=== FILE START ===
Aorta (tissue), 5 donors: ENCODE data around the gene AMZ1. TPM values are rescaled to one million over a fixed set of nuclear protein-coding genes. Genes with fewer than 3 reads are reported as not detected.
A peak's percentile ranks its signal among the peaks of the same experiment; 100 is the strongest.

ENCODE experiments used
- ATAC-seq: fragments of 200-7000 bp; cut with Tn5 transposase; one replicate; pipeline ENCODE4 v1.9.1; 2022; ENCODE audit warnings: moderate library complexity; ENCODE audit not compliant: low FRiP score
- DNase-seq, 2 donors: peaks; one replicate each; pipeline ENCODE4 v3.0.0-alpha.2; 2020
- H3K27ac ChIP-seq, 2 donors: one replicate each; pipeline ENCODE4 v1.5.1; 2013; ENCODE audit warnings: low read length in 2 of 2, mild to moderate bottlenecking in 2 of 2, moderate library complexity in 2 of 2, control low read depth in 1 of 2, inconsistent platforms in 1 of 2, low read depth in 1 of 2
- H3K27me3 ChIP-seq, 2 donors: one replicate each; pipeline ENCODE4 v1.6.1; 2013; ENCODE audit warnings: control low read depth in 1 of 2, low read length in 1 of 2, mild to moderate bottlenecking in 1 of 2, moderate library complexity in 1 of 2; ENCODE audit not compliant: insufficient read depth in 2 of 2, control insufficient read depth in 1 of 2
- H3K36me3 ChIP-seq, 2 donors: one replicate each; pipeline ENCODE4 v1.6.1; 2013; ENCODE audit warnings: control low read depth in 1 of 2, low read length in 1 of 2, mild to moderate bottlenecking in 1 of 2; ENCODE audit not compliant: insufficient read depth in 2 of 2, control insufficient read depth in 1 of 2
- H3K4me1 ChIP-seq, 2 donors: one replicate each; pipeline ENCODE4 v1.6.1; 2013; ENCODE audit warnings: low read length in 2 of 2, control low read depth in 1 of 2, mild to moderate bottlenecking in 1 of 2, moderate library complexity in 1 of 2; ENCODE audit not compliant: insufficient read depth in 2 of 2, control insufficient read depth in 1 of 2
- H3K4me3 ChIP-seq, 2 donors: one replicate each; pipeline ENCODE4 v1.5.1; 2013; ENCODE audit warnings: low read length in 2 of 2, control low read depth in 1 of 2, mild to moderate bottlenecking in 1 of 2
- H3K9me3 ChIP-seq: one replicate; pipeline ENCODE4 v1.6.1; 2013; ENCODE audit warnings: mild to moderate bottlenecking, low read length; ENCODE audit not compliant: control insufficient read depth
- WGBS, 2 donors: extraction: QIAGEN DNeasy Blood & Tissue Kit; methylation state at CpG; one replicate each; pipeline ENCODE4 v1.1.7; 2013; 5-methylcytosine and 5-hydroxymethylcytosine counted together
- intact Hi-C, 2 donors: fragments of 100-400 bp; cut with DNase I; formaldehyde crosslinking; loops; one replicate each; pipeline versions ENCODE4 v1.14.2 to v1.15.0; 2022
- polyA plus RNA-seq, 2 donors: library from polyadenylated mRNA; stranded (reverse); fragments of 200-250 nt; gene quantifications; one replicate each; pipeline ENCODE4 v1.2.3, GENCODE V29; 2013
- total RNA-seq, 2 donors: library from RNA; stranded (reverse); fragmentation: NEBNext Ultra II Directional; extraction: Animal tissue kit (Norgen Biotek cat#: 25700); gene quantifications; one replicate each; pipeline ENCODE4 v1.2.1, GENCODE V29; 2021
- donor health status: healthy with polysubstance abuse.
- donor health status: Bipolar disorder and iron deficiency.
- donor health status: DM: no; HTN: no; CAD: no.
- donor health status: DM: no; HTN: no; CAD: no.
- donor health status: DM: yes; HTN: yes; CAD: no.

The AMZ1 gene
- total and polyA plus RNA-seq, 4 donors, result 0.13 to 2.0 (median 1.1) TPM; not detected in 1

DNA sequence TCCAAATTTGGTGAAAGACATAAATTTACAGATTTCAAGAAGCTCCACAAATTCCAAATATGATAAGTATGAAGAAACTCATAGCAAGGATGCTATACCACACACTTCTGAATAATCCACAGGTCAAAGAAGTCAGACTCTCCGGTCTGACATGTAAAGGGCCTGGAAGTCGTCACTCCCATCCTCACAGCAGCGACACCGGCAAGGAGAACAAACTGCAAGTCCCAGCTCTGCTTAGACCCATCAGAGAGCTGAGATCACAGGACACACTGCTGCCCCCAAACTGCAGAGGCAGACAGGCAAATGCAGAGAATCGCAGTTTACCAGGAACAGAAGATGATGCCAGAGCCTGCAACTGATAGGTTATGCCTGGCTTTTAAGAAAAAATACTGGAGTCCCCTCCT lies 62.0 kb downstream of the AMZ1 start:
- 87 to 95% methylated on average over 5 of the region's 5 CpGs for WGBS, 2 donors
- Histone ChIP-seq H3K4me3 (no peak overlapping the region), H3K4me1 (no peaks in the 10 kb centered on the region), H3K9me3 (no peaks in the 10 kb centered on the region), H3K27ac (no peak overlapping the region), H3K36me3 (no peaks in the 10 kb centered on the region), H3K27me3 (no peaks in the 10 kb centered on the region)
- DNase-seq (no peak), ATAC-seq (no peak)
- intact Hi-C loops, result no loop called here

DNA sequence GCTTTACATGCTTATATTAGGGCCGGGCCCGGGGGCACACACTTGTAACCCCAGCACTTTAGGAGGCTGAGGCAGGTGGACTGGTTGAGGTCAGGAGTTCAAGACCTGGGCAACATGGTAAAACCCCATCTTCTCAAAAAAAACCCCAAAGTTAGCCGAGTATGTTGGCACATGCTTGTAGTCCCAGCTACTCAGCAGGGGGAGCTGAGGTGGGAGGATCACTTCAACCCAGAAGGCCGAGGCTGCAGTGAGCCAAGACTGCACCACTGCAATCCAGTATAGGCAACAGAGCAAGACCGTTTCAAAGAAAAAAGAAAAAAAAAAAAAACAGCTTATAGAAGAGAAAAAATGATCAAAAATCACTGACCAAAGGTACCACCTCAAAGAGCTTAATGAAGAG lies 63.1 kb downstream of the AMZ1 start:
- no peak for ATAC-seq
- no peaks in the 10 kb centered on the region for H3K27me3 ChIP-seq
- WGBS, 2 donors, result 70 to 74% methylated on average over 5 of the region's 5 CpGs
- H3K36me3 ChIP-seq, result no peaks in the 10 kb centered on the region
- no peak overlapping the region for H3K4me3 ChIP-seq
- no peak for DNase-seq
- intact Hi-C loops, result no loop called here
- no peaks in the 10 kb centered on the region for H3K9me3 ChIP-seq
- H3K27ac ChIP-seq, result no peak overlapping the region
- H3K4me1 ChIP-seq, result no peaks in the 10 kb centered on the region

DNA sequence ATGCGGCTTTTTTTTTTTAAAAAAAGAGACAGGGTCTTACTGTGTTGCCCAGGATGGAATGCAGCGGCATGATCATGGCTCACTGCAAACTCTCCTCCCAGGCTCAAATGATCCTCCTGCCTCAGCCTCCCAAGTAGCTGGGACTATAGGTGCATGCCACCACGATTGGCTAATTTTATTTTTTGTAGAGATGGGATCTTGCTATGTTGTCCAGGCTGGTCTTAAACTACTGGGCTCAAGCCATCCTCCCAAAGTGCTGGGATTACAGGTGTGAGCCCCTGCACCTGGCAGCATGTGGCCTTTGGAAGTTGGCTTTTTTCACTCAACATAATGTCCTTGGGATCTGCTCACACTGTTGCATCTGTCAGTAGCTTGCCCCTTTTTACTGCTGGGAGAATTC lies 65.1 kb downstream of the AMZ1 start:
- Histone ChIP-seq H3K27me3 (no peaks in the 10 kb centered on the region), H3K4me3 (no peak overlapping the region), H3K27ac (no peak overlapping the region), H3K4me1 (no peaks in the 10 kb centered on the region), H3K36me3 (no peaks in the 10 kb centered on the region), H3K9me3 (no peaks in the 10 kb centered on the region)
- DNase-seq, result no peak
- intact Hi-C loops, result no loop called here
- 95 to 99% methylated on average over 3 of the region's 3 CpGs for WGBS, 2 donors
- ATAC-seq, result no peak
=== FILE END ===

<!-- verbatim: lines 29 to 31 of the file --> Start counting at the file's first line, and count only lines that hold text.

- no peak for ATAC-seq
- no peaks in the 10 kb centered on the region for H3K27me3 ChIP-seq
- WGBS, 2 donors, result 70 to 74% methylated on average over 5 of the region's 5 CpGs